Critter tales to ponder, plus a test
Manatees are on the move right now, slowly drifting from their summer haunts along Southwest Florida toward their winter hangouts, some near warm water at power plant outflow pipes. The migration means that sea cows are moving through Anna Maria Sound and are at risk of being struck by unwary boaters.
"Manatees generally start traveling to warm water when the air temperature drops below 50 degrees or when the water temperature dips to 68 degrees," according to officials with the Florida Fish and Wildlife Conservation Commission. The state agency urges boaters to "scan the water near or in front of the boat, looking for swirls resembling a large footprint, a repetitive line of half-moon swirls, a mud trail, or any breaking of the surface by a snout or a tail."
Stay in marked channels, FWC officials said, as sea cows will usually stick to the seagrass flats as they move along. Other manatee-spotting tips include wearing polarized sunglasses to improve vision, abide by posted boat speed zones, and use paddles or trolling motors if manatees are close to you to avoid one of the awful human-manatee interactions that usually impact the manatees more than the boat.
As you've probably read time and time again, hitting a manatee with a boat is guaranteed to ruin an otherwise perfectly nice day on the water.
By the way, November is Manatee Awareness Month in Florida, and the Save the Manatee Club is encouraging people to visit one of the - literally - manatee hot-spots to watch the gentle marine mammals.
A good spot not too far from us is the Manatee Viewing Center at Tampa Electric Company in Apollo Beach, or Lee County Manatee Park in Fort Myers.
Or, you can go visit Snooty and his new friend Angelito at the South Florida Museum in Bradenton. Angelito was rescued from the Miami area and is visiting Snooty while recuperating.
You've probably heard of the swallows returning to Capistrano, Calif., every March.
You may have heard of the buzzards returning to Hinkley, Ohio, every March.
But have you heard of the tarantulas swarming in Coarsegold, Calif., every Halloween?
It seems that the hairy arachnids crawl out of their holes from mid-October to mid-November in this tiny town just south of Yosemite National Park, looking for love. Male spiders by the hundreds roam the countryside looking for mating females. The females, apparently, grudgingly accept the attention, then often kill the male after he has completed his task.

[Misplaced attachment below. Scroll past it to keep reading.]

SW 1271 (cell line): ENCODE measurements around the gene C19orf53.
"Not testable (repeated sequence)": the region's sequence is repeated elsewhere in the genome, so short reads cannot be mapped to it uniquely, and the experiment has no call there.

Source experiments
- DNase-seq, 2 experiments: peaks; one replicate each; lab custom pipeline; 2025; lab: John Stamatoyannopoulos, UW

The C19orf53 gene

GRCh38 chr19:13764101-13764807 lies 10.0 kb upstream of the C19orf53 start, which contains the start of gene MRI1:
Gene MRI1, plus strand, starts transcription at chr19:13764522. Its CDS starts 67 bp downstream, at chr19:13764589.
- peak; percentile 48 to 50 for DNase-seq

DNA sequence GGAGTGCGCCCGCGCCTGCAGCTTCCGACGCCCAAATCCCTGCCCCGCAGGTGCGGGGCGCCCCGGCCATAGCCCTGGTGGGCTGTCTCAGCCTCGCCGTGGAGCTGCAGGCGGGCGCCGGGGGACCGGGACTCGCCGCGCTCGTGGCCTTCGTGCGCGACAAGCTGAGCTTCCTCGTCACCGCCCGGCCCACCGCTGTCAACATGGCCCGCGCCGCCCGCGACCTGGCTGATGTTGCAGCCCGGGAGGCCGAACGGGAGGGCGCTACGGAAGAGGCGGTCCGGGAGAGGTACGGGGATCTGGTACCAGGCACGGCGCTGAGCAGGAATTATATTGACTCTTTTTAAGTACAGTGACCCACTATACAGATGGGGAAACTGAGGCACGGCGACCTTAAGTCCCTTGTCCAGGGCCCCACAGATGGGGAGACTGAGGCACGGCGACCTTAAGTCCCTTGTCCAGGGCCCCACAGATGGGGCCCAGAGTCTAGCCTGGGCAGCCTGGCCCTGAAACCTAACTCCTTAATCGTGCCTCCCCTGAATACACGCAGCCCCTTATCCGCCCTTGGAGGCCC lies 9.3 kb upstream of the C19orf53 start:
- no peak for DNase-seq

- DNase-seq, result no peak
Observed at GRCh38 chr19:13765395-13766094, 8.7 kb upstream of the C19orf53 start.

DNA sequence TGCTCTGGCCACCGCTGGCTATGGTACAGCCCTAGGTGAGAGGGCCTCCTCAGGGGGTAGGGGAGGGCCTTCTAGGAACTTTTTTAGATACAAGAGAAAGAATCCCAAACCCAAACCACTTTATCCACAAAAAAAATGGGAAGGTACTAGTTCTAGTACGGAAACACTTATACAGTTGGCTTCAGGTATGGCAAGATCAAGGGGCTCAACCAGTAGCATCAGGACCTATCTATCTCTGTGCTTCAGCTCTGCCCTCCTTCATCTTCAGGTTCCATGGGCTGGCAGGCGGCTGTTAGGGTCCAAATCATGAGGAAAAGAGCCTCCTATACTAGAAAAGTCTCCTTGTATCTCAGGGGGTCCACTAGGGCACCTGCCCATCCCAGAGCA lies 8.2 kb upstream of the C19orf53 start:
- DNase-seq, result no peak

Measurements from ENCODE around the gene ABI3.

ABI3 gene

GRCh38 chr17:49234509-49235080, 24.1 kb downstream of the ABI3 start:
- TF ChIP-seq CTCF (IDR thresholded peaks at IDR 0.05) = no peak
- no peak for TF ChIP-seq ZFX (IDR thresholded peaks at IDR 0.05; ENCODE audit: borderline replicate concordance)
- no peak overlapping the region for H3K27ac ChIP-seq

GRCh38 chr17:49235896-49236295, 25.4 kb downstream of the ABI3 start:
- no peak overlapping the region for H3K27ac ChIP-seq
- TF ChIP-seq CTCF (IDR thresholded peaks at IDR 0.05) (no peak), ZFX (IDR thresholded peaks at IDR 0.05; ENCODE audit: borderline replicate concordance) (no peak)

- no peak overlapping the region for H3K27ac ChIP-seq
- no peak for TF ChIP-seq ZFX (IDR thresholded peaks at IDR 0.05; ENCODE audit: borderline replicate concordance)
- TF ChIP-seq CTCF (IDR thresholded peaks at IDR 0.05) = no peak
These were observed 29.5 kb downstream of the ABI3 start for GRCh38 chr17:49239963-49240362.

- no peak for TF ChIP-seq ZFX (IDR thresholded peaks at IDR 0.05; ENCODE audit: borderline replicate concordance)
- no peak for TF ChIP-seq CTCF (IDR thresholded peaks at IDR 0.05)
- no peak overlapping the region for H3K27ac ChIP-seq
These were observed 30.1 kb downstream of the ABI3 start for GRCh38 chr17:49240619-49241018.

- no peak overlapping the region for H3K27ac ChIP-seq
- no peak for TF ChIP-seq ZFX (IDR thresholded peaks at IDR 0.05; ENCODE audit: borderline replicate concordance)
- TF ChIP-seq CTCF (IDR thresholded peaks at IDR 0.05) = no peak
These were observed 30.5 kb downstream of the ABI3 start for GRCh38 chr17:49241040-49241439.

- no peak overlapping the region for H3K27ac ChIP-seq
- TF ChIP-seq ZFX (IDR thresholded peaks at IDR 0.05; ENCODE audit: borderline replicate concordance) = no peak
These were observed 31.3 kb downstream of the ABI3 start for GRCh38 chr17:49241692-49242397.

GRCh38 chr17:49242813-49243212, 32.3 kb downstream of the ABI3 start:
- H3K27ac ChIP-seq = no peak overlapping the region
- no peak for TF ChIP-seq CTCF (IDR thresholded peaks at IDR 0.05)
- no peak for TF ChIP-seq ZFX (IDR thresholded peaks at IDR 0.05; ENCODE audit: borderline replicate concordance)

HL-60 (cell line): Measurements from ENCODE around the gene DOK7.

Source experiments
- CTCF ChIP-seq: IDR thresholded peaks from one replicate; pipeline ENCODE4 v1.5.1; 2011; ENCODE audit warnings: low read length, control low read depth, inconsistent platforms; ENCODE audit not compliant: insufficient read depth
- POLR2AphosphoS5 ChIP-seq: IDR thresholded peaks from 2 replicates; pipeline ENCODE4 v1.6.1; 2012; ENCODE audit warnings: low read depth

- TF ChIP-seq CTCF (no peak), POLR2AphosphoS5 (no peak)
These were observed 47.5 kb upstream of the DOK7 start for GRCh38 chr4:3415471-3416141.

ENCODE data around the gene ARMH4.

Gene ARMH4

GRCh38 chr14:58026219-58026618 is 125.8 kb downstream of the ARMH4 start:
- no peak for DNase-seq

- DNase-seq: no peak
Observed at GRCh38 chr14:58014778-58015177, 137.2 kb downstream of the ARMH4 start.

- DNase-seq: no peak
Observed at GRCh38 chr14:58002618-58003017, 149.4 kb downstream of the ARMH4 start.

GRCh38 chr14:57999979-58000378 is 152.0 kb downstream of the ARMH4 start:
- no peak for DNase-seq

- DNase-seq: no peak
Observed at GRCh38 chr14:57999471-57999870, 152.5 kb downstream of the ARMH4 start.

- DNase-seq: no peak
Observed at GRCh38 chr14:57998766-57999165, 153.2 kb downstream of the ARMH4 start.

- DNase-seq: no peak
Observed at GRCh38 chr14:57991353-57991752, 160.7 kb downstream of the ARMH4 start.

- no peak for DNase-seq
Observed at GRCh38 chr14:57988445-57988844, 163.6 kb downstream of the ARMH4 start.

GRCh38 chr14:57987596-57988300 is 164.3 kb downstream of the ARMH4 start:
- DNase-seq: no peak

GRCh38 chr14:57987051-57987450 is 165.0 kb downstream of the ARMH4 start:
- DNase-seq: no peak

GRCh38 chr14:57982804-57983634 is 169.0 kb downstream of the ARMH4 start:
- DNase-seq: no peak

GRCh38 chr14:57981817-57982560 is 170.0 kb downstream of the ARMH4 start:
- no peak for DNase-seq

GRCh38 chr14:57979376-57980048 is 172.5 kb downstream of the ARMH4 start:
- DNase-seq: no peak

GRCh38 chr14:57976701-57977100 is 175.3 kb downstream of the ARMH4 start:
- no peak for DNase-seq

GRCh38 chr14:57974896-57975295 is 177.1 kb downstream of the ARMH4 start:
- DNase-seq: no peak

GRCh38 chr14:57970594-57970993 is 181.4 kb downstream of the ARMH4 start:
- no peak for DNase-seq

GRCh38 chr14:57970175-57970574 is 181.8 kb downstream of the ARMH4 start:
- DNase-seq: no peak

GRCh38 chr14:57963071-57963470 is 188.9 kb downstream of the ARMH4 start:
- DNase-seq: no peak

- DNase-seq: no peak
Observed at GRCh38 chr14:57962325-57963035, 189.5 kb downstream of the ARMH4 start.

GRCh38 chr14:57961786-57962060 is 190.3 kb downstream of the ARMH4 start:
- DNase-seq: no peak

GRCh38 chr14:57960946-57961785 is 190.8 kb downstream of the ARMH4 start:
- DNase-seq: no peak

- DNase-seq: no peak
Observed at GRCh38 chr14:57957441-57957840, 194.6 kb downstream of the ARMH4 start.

Coarsegold, which apparently is pretty much close to nothing, has been holding an annual Tarantula Awareness Festival for 17 years now, featuring the Hairy Leg Contest, in which men are awarded prizes for having legs that most-mimic their eight-legged little friends. The event is officiated by the Queen of the Leg Feelers.
Makes our Privateers seem pretty tame, doesn't it?
Gator changes down south
A kinder, gentler policy toward errant alligators has been quietly reversed by some of our neighbors to the south.
Sanibel Island was the only place in Florida that received an exception to a 1978 state law that called for nuisance gators greater than 4 feet in length to be destroyed. The state accepted island officials' plea to allow the alligators to be relocated to nearby J.N. "Ding" Darling National Wildlife Refuge.
No more, though.
The gators kept getting bigger and bigger. Alligator-human interactions kept increasing, too, with an increase of something like 60 reports of nuisance gators coming in annually to Sanibel police: 102 calls from June 2002-May 2003, to 163 calls from June 2003-May 2004.
The issue reared its scaly head last July when a landscaper was trimming bushes near a pond in a residential area and lost part of her right arm to a gator. She later died from complications resulting from the 457-pound gator attack.
The statistics didn't help on the alligator protection plan, either. There have been 14 people killed in Florida by gator attacks since 1971; two have occurred on Sanibel in the past three years, and another person there was seriously hurt but survived.
All of the attacks came from reptiles greater than nine feet in length, too.
So the Sanibel City Council changed its laws to echo the state guidelines that allow nuisance gators to be destroyed.